The OPPO Reno 10X Zoom has received quite the good feedback, thanks to its beautiful design, powerful hardware, and very capable cameras. Today, we’re taking a look at its mid-range sibling, the Reno.
Specifications[table id=324 /]
Design and Build Quality
Looks-wise, there isn’t a world of difference between the flagship and mid-range models. Both utilize a full-screen design, and a more seamless back panel that gets rid of the protruding camera module in favor of an O-Dot, which prevents the optics from getting into contact with any surface, and therefore, reducing the risk of any damage.
Build wise, the Reno feels very premium – the weight is just right, the body feels sturdy enough while still having an elegant vibe. One-handed operation is easy, and that’s despite the device’s large 6.4-inch FHD+ AMOLED screen, which by the way, is one of the better ones I’ve seen in this segment – rich colors, sharp text, great detail, and decent visibility when used in direct sunlight.
Benchmark – AnTuTu
The Reno’s AnTuTu benchmark score has increased significantly through the continuous stream of updates it’s been getting. Of course, this isn’t always reflective of actual performance. So, we’ll play games on it to find out.
To test out the phone’s gaming prowess, I played PUBG Mobile and Mobile Legends, two of today’s most popular titles in mobile gaming. I’ll use GameBench to measure FPS, CPU Usage, and other metrics.
PUBG Mobile (Balanced + Ultra FPS)
|Average CPU Usage||16.07%|
|Peak CPU Usage||26.53%|
|Average Memory Usage||781MB|
|Peak Memory Usage||828MB|
Good news. Not only can the Reno play PUBG Mobile at Ultra FPS setting, but it’s also able to sustain optimal performance with minimal drops in FPS. It’s not even consuming a Gigabyte of RAM, and CPU usage only peaks at less than 30%.
Mobile Legends (Maxed Out + High FPS Mode)
|Average CPU Usage||0.39%|
|Peak CPU Usage||0.63%|
|Average Memory Usage||46MB|
|Peak Memory Usage||49MB|
Same case with Mobile Legends. You can play it maxed out, with High FPS setting ON, and the phone will run it without issues.
Fingerprint Scanner, Face Unlock
You do get the complete suite of unlock methods which all work fast, and work well – the other good news is that the in-display fingerprint scanner on this device is also one of the fastest to respond that I’ve seen. Face unlock also works even in less than ideal lighting.
I’ll say it before even the samples. The Reno’s dual cameras are one of the better one’s I’ve seen in this range, and while photos during the day are already impressive in terms of detail, sharpness, texture, and color reproduction, it’s even better when used at night. Even point-and-shoot photos without using the dedicated Night Mode look great.
What’s even better is how clean and detailed its low-light shots are. The only weakness to this phone’s optics, is the lack of a dedicated wide-angle lens, which is present in most of its competitors. For its price, one would expect to get at least that.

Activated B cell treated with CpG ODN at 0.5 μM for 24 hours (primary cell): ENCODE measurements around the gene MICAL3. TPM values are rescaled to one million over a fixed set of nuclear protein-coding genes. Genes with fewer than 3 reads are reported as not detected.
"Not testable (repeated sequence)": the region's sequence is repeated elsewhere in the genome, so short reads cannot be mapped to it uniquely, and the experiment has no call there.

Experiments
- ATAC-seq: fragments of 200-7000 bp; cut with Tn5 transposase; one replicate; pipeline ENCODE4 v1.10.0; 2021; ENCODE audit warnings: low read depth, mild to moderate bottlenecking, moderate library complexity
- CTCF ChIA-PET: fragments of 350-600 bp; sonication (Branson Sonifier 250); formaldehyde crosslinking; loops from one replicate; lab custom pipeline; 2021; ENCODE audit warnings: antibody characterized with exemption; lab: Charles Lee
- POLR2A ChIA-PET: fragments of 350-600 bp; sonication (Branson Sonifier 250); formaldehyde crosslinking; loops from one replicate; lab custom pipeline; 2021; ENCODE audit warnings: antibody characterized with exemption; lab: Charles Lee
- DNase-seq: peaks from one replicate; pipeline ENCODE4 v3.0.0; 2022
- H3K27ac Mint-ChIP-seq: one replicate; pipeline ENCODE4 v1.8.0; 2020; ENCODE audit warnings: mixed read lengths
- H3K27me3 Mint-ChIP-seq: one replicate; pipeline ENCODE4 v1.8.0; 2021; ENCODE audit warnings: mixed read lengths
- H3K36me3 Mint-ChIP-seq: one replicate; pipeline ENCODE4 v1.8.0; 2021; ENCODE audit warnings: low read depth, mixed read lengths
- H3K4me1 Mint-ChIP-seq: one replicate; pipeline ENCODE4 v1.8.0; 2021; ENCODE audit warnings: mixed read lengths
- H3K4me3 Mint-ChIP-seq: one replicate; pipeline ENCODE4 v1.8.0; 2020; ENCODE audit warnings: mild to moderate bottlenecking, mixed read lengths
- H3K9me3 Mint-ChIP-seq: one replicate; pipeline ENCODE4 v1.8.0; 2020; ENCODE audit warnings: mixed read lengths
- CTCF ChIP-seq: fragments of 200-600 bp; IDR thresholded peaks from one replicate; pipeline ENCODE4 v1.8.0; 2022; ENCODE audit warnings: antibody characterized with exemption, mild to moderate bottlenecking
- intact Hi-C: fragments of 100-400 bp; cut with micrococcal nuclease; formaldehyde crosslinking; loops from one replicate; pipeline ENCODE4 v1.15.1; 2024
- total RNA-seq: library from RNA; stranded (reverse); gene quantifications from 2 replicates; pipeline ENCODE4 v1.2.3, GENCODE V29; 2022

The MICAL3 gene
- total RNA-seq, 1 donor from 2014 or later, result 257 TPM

While the Reno doesn’t have the 10X hybrid zoom or the 60X Digital Zoom of its more pricey sibling, it does have 2X Optical and 10X Digital Zoom, which works better than I expected. Check out the samples above, all taken at 10X Digital Zoom.
The Reno’s 16MP front camera is housed in a motorized mechanism that’s quick to activate and retract. OPPO says, it’s tested for up to 200,000 actuations, which in their math translates to about 5 years of use.
While not advertised as a selfie-centric phone, the quality of selfies is also impressive. Not only do you get great detail, but also refined and accurate depth of field.
I had a change of heart about ColorOS, which I used to consider as a decent take on Android – It’s now even better, and is one of the more feature-packed ones, in a good way.
It also adds Hyper Boost technology, which basically improves the performance of the device.
OPPO’s take on Android uses a colorful, but in a way minimal theme, combined with organized and easy to navigate menus. It also support gesture controls for performing tasks such as opening the camera app. Personally, I’m not a fan of gesture controls, but these are let’s just say, good to have.
You can even tap and hold on an icon in the home screen, and it will show a list of tasks related to that icon.
There’s also Game Space, which conveniently compiles all your games in a single hub. You’re also given a number of profiles that can be enabled, depending on how much performance you want to get.
Perhaps one of the most useful features of the OS is Game Assistant, which allows you to take screenshots, write a message, or even record what’s on the screen.
Playing a video on loop at 80% volume and 50% brightness, the Reno will easily last you a good 20+ hours of playback. That may vary with more resource-intensive tasks such as gaming, but with light to moderate use, this phone should get through a whole day of work with enough juice for some binge-watching or gaming on the trip home.
OPPO has equipped the Reno with VOOC 3.0 Flash Charge, which means it can charge up from zero to full in about 1.5 hours.